Richard Holdener
February 26, 2010

Pro Comp also supplied the oil pump, 8mm plug wires, and a complete gasket set (though we installed Fel Pro 1011-2 head gaskets with ARP head studs). The 347 features flat-top pistons with valve reliefs designed for use with Trick Flow Specialties Twisted Wedge heads. Though a number of offerings are available for the 5.0L (ranging from the 170cc Twisted Wedge heads to CNC-ported R-series heads), we selected Trick Flow Twisted Wedge Track Heat 185 cylinder heads (CNC-ported). The CNC-ported heads flow just over the magic 300-cfm mark, or more than enough to tax the stock oiling system when combined with the proper intake and cam profile. Trick Flow Specialties also supplied the matching bumpstick in the form of part number TFS-51402002 cam. The hydraulic roller profile offered a 0.574/0.595 lift split, a 236/248 duration split at 0.050, and a 110-degree lobe separation angle. We finished up the test motor with an Edelbrock Performer RPM air-gap and Holley 750 HP carburetor.

The plan was to run the 347 stroker first with the stock pan and then of course with the Milodon pan and windage tray upgrade. Having first performed (and photographed) the installation on the engine stand, swapping the components on the dyno was fast and easy.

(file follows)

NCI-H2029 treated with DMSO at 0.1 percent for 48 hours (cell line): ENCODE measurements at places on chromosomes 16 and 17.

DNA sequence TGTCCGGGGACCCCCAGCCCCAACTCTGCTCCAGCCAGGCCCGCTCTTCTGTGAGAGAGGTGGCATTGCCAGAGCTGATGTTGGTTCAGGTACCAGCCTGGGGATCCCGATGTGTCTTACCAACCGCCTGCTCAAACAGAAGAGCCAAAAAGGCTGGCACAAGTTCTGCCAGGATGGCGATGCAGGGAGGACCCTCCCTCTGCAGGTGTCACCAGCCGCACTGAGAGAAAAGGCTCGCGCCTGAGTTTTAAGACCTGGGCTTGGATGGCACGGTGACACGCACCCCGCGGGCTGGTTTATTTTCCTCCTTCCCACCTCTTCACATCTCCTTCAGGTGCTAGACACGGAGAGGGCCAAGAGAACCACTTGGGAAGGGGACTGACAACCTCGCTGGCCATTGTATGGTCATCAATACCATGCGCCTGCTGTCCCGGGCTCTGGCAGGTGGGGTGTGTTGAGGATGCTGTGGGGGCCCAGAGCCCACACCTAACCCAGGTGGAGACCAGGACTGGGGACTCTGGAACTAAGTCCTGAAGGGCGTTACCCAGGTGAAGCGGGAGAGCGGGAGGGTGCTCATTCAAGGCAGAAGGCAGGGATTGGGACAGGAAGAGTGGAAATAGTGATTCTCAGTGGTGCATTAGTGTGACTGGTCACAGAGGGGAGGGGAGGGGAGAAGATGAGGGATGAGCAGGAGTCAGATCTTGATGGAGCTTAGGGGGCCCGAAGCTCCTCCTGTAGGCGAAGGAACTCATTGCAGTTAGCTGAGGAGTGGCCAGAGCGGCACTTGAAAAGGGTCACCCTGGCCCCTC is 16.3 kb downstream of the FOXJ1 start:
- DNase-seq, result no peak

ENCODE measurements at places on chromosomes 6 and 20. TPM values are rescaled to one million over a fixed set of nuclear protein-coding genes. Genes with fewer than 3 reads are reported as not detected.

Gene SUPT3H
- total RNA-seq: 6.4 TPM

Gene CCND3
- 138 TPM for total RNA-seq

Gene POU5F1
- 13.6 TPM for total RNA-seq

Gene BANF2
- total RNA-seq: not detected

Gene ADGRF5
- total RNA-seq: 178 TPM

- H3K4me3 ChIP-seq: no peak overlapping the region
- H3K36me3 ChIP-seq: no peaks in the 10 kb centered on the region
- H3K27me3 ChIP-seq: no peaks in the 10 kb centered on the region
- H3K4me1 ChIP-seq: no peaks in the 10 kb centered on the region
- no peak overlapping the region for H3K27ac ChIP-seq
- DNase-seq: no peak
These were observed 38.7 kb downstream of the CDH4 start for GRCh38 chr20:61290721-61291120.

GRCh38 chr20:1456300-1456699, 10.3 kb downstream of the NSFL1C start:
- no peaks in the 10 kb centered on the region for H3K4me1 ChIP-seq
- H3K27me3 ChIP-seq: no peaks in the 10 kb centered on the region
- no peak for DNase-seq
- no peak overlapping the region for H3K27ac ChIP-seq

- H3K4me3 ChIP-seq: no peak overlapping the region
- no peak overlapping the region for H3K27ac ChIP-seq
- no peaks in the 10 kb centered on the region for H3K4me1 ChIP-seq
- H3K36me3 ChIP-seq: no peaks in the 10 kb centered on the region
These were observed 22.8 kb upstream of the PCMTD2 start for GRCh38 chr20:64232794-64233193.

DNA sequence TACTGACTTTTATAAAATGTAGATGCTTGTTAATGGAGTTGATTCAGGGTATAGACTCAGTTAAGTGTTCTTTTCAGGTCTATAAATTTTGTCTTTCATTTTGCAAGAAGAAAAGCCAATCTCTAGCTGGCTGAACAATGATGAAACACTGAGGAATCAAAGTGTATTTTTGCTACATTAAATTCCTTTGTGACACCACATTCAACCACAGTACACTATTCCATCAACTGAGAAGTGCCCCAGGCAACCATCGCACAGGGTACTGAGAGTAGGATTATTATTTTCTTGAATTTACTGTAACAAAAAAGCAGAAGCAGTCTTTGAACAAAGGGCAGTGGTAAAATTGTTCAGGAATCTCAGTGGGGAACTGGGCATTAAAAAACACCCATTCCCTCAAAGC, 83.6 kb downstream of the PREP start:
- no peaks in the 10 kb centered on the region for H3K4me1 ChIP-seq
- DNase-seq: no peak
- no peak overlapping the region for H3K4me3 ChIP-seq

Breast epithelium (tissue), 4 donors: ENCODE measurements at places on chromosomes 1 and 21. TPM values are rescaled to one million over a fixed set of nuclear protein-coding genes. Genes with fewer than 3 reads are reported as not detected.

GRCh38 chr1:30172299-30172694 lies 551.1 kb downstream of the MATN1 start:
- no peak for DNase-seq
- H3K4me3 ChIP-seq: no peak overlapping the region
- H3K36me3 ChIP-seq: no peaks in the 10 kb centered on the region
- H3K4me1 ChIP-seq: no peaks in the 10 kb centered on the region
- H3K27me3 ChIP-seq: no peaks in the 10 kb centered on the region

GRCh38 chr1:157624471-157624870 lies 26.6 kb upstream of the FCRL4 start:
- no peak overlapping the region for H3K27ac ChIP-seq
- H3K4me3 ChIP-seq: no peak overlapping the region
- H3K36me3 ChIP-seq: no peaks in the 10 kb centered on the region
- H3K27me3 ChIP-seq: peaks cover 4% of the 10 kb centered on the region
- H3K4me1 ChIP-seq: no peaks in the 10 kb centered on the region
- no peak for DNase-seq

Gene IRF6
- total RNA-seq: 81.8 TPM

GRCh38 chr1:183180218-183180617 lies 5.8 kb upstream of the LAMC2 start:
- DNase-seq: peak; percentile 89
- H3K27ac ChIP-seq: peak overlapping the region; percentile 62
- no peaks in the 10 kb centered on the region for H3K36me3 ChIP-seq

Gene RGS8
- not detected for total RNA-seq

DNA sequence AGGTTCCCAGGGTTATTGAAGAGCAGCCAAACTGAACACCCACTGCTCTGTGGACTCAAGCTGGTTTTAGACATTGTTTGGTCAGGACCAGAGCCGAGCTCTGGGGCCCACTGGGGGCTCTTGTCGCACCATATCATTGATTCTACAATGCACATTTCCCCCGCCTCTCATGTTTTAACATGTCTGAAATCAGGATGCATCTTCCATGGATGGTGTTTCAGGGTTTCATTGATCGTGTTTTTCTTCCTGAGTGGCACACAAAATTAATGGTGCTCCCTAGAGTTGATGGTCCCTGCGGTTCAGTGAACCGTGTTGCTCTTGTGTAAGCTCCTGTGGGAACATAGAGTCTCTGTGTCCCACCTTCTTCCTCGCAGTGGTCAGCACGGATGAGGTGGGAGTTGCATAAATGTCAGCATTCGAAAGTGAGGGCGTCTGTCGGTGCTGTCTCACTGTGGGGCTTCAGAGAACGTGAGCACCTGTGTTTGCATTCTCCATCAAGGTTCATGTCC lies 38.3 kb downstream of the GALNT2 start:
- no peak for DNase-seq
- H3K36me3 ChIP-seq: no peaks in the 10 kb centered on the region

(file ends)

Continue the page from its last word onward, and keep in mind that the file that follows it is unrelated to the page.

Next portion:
Run on the dyno with the stock oil pan full (five quarts) of 5W-30 Lucas synthetic oil, the 347 produced 475 hp at 6,600 rpm and 422 lb-ft of torque at 4,600 rpm. Back up runs at a constant water temperature revealed the power numbers were very repeatable.

Next we installed the Milodon oil pan and windage tray. Equipped with the Milodon upgrades, (keeping oil and water temps constant), the 347 produced peak numbers of 486 hp at 6,600 rpm and 426 lb-ft of torque at 4,800 rpm. The oiling system upgrades were worth as much as 12 hp and 9 lb-ft of torque!

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